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Clin Adv Hematol Oncol. 2012 Jun;10(6 Suppl 8):1-16.

Disease state awareness in Gaucher disease: a Q&A expert roundtable discussion.

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Yale University School of Medicine, New Haven, Connecticut, USA.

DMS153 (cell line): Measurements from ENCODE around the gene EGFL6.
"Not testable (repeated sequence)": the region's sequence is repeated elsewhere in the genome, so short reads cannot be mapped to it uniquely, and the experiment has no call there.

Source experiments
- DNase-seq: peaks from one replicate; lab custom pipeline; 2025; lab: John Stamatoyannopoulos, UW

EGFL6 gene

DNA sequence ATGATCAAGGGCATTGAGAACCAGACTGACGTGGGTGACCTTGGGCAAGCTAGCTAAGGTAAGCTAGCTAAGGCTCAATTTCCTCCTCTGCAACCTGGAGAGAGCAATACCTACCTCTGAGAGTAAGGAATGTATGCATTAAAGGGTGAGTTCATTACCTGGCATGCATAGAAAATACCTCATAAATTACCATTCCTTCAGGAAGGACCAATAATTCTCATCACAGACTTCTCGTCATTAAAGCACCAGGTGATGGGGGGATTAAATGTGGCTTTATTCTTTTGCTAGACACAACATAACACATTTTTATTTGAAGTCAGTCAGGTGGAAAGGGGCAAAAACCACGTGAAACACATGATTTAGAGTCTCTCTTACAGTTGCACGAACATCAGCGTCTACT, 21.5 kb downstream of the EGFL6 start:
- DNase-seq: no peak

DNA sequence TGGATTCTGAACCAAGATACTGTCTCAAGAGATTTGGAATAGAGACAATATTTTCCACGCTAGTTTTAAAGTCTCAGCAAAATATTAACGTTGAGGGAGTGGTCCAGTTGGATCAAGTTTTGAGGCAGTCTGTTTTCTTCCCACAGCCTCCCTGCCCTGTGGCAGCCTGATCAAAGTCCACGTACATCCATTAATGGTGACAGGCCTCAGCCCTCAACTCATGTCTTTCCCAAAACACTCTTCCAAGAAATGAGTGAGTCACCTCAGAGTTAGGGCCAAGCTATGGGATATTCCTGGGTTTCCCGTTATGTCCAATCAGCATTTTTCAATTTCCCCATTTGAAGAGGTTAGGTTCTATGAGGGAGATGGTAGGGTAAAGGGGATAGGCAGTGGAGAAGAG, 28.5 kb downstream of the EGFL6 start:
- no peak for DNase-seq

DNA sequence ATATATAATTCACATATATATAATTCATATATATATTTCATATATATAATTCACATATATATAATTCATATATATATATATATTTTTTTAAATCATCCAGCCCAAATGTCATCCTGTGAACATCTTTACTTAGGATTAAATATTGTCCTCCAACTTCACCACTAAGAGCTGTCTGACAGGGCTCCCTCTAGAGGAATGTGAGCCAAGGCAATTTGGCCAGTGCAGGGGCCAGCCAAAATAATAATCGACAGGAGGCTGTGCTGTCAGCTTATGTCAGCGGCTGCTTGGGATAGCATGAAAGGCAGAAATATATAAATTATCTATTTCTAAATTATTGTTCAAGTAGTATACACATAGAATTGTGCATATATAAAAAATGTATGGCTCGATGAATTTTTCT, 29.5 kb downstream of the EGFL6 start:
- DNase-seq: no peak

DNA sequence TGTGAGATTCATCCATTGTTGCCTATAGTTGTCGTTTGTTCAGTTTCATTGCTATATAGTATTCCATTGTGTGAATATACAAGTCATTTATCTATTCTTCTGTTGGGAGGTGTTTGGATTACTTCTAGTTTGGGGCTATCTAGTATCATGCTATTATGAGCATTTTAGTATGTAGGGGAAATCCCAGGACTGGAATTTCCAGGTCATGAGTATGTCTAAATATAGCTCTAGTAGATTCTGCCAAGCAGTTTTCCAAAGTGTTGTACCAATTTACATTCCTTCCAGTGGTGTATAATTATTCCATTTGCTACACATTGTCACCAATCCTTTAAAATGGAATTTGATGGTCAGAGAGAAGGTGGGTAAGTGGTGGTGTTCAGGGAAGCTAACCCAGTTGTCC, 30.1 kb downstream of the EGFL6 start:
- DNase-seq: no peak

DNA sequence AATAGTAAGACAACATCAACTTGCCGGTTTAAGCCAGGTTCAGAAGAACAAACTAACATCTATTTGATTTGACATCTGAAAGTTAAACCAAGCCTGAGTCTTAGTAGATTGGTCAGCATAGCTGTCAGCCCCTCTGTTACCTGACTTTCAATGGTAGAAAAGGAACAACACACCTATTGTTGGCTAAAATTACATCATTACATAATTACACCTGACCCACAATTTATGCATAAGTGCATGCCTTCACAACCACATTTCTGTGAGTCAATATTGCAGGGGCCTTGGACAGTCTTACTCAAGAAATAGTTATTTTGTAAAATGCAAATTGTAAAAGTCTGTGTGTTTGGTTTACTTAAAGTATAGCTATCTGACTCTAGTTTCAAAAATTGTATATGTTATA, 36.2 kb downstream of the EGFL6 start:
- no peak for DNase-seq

Gaucher disease is an inherited lysosomal storage disorder caused by mutations in the gene that encodes the lysosomal enzyme glucocerebrosidase. Inadequate enzymatic activity causes cells to become engorged due to an accumulation of glycolipids. Engorged cells then accumulate in various organs, resulting in a range of signs and symptoms. Gaucher disease occurs worldwide but is more common among individuals of Ashkenazi Jewish descent. Approximately 90% of patients with Gaucher disease have non-neuronopathic (type 1) disease, which is characterized by hematologic sequelae, potentially disabling skeletal complications, and late-onset neurologic complications. The other 2 subtypes of Gaucher disease cause neuronopathic disease, with early involvement of the central nervous system. Type 2 Gaucher disease results in death in infancy, while type 3 disease causes variable neurologic manifestations ranging from minimal ocular effects to seizures, ataxia, and cognitive regression. Because of its relative rarity, Gaucher disease often remains misdiagnosed or undiagnosed for some time. However, early diagnosis and appropriate treatment are essential for reducing the risk of complications, improving quality of life, and avoiding inappropriate procedures. Given the prevalence of hematologic manifestations associated with this condition, patients with undiagnosed Gaucher disease may seek treatment from hematologists or oncologists. Therefore, hematology and oncology clinicians need to be aware of the potential for Gaucher disease and consider it in their differential diagnosis.

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